ShyTech Displays – enabling a new era of puristic vehicle design and enhanced user experience. Although current and future cockpits are digital, immersive and provide an increasingly exciting user experience, they can benefit from being ‘shy’ at times.
Hiding control surfaces made of buttons, lights and switches behind device fronts is an ongoing trend in many areas and has already been applied to some extend in the automotive industry.
The idea behind the so-called “ShyTech” is to make complex technology and user guidance invisible when not needed, enabling interaction only on user demand. For example, instead of presenting ‘empty’ black display surfaces or numerous physical buttons, a ShyTech solution blends well into a puristic approach to cockpit design that creates a calm atmosphere by presenting a decorative surface.
In principle, a ShyTech display can actually be a pillar-to-pillar solution, utilizing the full width of the dashboard, or it can also be introduced to create completely new interactive areas for drivers and passengers where displays traditionally were not in use before.
The information scope and the full range of control options – through touch and other interaction – is always there but the relevant content becomes visible on demand only.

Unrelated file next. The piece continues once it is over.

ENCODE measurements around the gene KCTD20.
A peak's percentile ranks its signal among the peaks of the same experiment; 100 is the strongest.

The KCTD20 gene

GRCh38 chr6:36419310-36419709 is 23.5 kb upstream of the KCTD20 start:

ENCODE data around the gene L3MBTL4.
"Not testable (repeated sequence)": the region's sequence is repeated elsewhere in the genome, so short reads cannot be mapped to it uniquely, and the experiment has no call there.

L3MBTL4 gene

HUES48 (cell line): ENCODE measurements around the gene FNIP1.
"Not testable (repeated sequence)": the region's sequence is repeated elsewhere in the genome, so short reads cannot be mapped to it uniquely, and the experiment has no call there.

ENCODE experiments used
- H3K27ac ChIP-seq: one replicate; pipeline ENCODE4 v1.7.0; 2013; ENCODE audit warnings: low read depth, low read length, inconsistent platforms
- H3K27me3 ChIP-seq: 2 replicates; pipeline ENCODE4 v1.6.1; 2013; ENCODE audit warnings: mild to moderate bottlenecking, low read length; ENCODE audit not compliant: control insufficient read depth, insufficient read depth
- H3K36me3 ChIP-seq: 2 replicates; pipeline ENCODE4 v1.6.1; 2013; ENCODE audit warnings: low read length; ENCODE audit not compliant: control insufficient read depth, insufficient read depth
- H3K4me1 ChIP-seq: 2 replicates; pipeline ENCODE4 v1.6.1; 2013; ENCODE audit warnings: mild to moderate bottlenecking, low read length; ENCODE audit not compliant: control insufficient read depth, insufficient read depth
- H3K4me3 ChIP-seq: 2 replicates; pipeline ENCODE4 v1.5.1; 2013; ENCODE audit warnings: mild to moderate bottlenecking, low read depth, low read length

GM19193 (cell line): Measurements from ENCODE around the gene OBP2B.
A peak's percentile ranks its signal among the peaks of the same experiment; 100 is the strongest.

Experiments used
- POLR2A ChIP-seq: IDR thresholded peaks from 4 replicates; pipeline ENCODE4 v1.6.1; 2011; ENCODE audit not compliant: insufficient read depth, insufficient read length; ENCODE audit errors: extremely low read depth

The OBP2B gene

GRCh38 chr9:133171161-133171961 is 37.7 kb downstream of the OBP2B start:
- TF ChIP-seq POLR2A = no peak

To activate a ShyTech display there are multimodal technical options which can be chosen to blend in with a specific interaction concept and model. For instance, a small part of the display could be permanently showing a landing icon to guide the driver’s or passenger’s hand to the display.
However, the display could simply remain invisible until it is touched by a fingertip. As an alternative, a capacitive sensor can detect an approaching hand at a convenient distance to activate the display in time, e.g., for a touch control operation.
Of course, voice control is another option. In that case, individual displays could respond to voice commands and interaction via natural language understanding (NLU) technology. Switching the display off can be initiated by touching a specific display area (virtual control button), by voice control or via gesture.